that of a dictator, a short time before the French army crossed the Waal, an event that decided the fate of Holland. Aukwardly clothed with this vast authority, he issued a proclamation, invoking the people to rise en masse to oppose their invaders in obedience to the invocation, the Dutch army was strengthened by the accession of about fifty recruits. An order then followed, that throughout the United Provinces three houses should furnish one man for the defence of the state, the order experienced a worse fate than the proclamation.

The public antipathy to the Stadtholder and his government was now raised to its highest elevation: the French entered the country in triumph, and the flight of the Prince of Orange was received with enthusiastic expressions of exultation. On the 16th of February, 1795, a solemn assembly of the deputies from all the provinces was held at the Hague, at which meeting the stadtholderate was formally declared to be abolished for ever, and in the evening of that day a grand republican festival was celebrated, at which the Dutch legislators, the French representatives, and the chiefs of the army assisted. When the British troops afterwards landed at the Helder, they found the sense of the people still the same. It was not the dread of the revenge of the French army, that induced them to observe such marked and unequivocal disinclination to co-operate with a force which professed to have in view the achievement of salutary objects for their benefit, but the unextinguishable abhorrence in which they held the house of Orange, in whose name the English army endeavoured to wrest the country from the arms of France; and, I believe, since the death of the son of the Stadtholder, a young prince of great promise, that throughout the kingdom scarcely one partizan for the house of Orange is to be found.

The fate of Holland is a memorable lesson to other nations. We wonder that the power of France rolls on with overwhelming fury: the military observer traces her resistless march to her brilliant improvements in modern warfare; the politician to the magnitude, energy, and endless reinforcements of her troops; the superstitious to her good fortune, and the moralist to the divine

interposition to rebuke the vices of her enemies. They forget, or will not see, that the victories of France have hitherto been the triumph of genius, promptitude, and energy, over ignorance, procrastination, and supineness: of vigorous over weak councils; of able, experienced, and faithful, over hereditary, senseless, and perfidious commanders. These are the causes that made Austria bow her neck to the chief of the French empire, and in ten days offered up Prussia to the manes of Poland, in memorable expiation of the horrors perpetrated in that devoted country in 1771. In the glorious triumphs of the British flag upon the ocean, we saw great yielding to greater skill: in Egypt and Media we beheld indisputable heroism yielding to superior intrepidity, directed by great military skill, and united to high national honour.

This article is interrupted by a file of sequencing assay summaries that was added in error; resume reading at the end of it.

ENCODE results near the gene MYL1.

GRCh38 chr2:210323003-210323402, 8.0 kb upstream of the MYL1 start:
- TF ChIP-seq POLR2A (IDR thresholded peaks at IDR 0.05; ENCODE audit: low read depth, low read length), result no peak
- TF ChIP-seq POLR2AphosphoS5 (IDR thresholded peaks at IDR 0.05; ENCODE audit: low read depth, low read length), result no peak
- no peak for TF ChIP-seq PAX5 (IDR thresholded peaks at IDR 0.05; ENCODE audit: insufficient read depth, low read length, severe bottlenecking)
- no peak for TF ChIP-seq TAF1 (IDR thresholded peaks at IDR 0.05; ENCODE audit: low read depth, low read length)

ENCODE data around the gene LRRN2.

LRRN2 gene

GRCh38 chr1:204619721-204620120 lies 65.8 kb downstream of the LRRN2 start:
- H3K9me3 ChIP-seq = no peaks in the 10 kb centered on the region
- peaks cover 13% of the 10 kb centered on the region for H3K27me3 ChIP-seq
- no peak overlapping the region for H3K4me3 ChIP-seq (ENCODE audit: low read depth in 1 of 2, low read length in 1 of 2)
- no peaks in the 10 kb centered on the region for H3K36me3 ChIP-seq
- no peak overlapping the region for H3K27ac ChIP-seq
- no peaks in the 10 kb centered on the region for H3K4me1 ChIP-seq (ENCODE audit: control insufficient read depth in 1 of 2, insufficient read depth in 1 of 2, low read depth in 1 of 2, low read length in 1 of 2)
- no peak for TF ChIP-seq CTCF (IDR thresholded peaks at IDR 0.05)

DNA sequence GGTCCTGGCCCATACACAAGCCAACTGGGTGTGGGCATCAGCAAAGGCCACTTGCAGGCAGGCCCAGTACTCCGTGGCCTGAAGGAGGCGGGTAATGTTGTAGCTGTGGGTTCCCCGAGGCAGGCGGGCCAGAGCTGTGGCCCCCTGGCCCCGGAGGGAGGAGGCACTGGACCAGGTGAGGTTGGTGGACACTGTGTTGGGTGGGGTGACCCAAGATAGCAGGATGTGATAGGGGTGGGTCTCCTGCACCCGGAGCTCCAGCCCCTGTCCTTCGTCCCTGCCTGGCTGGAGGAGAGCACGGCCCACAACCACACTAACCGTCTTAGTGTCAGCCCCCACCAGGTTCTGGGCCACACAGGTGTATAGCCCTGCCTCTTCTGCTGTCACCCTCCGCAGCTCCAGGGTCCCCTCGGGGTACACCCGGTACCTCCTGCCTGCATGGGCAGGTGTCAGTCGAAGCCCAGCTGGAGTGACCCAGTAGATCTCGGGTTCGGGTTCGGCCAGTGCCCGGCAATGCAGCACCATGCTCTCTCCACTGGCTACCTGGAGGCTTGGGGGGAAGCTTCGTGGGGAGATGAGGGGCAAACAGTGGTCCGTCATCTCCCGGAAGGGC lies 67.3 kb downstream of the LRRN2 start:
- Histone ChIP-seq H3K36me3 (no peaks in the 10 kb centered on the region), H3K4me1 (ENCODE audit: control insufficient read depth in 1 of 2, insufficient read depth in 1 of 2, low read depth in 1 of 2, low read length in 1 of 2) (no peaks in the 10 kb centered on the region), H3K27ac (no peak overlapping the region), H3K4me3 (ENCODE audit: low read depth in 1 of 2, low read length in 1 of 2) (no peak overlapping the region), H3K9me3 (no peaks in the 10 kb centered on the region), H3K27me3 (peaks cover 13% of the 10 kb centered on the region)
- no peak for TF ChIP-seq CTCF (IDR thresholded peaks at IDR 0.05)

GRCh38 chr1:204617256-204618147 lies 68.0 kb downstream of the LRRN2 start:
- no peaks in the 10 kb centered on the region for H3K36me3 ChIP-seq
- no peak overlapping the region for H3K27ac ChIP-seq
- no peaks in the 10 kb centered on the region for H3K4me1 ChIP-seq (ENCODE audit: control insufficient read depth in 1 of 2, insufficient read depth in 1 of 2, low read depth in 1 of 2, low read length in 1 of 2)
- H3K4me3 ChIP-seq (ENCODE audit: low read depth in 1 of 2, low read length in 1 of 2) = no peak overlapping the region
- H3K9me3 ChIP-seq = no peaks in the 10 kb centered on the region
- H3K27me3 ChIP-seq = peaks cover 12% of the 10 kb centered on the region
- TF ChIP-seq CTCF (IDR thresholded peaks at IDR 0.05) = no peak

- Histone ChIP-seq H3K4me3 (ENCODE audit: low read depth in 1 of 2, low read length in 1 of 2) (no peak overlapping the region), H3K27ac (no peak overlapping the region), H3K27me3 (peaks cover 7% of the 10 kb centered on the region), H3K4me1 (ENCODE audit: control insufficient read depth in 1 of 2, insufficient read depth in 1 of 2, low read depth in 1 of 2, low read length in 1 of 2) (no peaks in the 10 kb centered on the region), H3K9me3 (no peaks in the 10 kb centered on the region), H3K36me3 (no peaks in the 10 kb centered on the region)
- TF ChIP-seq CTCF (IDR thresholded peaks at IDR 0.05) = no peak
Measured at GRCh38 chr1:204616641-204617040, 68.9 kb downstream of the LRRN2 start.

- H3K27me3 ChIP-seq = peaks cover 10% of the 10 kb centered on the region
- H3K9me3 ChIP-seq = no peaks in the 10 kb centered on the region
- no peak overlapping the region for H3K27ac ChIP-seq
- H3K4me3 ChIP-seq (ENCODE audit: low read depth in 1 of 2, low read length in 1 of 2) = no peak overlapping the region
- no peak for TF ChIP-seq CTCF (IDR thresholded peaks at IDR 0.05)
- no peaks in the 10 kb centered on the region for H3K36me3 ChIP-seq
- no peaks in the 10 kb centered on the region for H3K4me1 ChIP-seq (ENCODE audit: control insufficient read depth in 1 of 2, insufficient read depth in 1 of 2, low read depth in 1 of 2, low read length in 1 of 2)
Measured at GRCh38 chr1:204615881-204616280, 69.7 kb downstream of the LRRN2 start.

The moderation and mildness which characterized the conduct of the French, rendered them popular by a comparison with the rigorous folly of the Stadtholder in the last convulsions of his expiring power. The French checked and kept in complete awe .some of the most illiterate and most depraved of the Dutch republicans who were preparing to avenge the long and galling triumph of their adversaries, with sharp and sanguinary resentment; not a drop of blood was judicially shed upon the overthrow of the ancient government of the United Provinces, although it had endured for two centuries; and the pensioners of the house of Orange, whose stipends were the rewards of meritorious services, received, and continue to receive, their salaries with generous punctuality, without being obliged to take an oath of hatred to the Stadtholder, as other persons who lived by the bounty of the republic were obliged to do. After Bonaparte had assumed the imperial purple of France, and determined upon creating a dynasty of sovereigns in his own family, he prepared the Dutch for the conversion of their republic into a kingdom, and the reception of a king.

On the 9th of June, 1806, Messrs. Verhuel and Van Styrum returned from Paris. His Excellency M. Verhuel, after paying a visit to the acting pensionary, held conferences with the secretaries of state, and opened the special mission entrusted to him by his Imperial Highness Prince Louis Napoleon, as King of Hol